In the early-1980s, Toronto based heavy metal band Anvil was poised to breakout big time. Their album, Metal on Metal, had influence such bands as Metallica, and a tour of with Bon Jovi made them huge – at least they thought it would. Now 25 years later, the success never came, but the boys in the band are still struggling, still believing in their rock star dreams. Perhaps the most critically acclaimed doc of the year caused mixed feelings in me – yes the friendship between the two guys at the heart of the movie is sweet, and it is kind of inspiring to see two guys who will not give up on their dreams. But they also struck me as kind of pathetic – at what point are you supposed to give up on your dreams and face reality? Still, the movie is involving and entertaining from beginning to end. But I’m still not going to go out and buy an Anvil album.

5. Food Inc. (Robert Kenner)
Our food system likes to keep us fat. That is why food that is horrible for you is so cheap, while healthy food is so expensive. Well, that and the fact that farmers get huge subsidies for growing corn, so “agricultural” companies purchase large quantities of it and make high fructose corn syrup that is in pretty much everything we eat, despite the fact that it is terrible for you. Profit trumps everything else, and farmers who want to grow healthier food are singled out and picked on by the government, who receive massive contributions for the giant agricultural companies. There really is nothing new here – if you’ve done any reading on this subject, what the movie has to say will not shock you – yet it is still important to get the information out there, and director Robert Kenner does so in a fascinating and entertaining way.

4. Burma VJ (Anders Ostergaard)
Anders Ostergaard’s film is made up of real footage caught by on the ground video journalists during the protests in Burma in August and September 2007. Because foreign journalists are banned from the country, and the major networks in the country are just pawns for the government, the only way the Burmese people – and the rest of the world – got to see what was actually happening was through the cameras of these brave journalists who were risking their freedom and lives in order to capture it all. The film is gripping in its imagery, and the story it tells.

3. Tyson (James Toback)
Mike Tyson is one of the more controversial figures in America. From his huge success and fame in the boxing ring at a young age, to his conviction for rape, to his marriage to Robin Givens, to his eat biting episode and everything in between, it seems like everyone has an opinion on Mike Tyson – and very few of those opinions are positive. James Toback’s Tyson is a chance for Tyson to tell his side of the story in full. Toback is a trusted friend of Tyson’s, and he gets Iron Mike to open up about his childhood, his legal problems and everything else. No, this is not an objective view of Tyson – Toback and Tyson have the objective of trying to cleanse his image. Yet, this is perhaps the best movie we are going to see where Tyson tells his story the way he sees it. It may not all be true, and you could walk out of the film hating Iron Mike as much as you did going in, but it is a fascinating movie, and Mike Tyson is a fascinating person.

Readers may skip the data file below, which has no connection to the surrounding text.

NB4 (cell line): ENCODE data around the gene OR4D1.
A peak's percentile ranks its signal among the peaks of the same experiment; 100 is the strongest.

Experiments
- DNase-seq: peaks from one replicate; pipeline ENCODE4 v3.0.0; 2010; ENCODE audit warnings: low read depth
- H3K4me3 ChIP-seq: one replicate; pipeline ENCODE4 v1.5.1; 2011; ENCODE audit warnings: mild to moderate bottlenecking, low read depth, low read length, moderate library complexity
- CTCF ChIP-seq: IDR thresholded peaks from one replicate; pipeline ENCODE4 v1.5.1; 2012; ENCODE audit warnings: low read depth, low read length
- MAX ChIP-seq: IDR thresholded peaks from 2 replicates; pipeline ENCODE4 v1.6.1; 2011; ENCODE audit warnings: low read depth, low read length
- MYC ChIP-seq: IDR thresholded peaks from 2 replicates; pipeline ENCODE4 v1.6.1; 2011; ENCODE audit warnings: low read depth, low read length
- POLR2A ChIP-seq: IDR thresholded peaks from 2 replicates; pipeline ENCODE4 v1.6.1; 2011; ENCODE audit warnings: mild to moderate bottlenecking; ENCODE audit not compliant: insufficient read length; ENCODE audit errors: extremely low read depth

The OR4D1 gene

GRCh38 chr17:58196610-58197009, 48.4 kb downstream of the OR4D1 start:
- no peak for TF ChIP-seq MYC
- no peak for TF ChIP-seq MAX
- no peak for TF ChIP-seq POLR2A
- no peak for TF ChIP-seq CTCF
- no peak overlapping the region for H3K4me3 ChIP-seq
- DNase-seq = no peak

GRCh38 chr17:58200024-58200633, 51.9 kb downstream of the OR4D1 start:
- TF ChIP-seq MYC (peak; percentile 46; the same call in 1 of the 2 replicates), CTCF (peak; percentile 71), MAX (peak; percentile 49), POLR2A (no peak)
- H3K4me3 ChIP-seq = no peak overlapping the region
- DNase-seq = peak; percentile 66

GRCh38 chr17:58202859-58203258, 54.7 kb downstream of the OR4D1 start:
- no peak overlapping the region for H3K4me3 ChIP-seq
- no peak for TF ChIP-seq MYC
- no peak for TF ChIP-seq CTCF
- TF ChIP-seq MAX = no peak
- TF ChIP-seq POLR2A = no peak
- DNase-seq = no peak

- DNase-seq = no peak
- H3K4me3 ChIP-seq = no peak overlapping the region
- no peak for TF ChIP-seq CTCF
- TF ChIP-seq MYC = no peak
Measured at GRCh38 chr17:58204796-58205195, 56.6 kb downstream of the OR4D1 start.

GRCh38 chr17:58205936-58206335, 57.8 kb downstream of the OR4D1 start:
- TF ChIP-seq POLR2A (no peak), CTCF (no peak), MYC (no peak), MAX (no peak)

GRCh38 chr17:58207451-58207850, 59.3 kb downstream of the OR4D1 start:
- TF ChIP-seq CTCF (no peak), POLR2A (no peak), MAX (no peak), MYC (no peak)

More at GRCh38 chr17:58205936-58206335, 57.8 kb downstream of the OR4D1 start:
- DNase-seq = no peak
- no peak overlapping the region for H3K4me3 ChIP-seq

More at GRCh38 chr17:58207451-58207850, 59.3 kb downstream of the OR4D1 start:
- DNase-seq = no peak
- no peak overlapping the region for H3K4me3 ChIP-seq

2. Collapse (Chris Smith)
Michael Ruppert is a former LAPD officer, who has made his modest living for the last three decades as an investigative journalist, uncovering conspiracies and stories that the “mainstream” media has left alone. Now, he is talking about the inevitable collapse that is going to hit the world when we run out of oil. He believes that there is no viable alternative to oil, and that we are on the down slope of what there is left in the world, and that soon we will all be living in some sort of Mad Max like world. I didn’t agree with everything that Ruppert had to say – hell, I didn’t agree with most of it – but he is a fascinating person to make a documentary about, and he a great speaker. Chris Smith, best known for his great comedic doc American Movie, steps into Errol Morris territory here, and makes a fascinating doc.

1. The Cove (Louis Pishoyoas)
Easily the best documentary in this weak year was Louis Pishoyoas devastating film The Cove. The movie is about an isolated cove in Japan where fishermen lure dolphins in by the hundreds to try and sell them to people from zoos the world over. They need a constant supply of dolphins, because in captivity and forced to perform, dolphins become depressed easily, and are miserable enough that they commit suicide. The even bigger tragedy however is that after the zoo people go home, the fishermen slaughter the dolphins, and then sell the meat to supermarkets, passing it off as a different kind of meat. The movie is a meticulously made film, with undercover cameras exposing the dirty little secret Japan denied was even happening at all. The movie is a powerful, devastating film that left me shaken.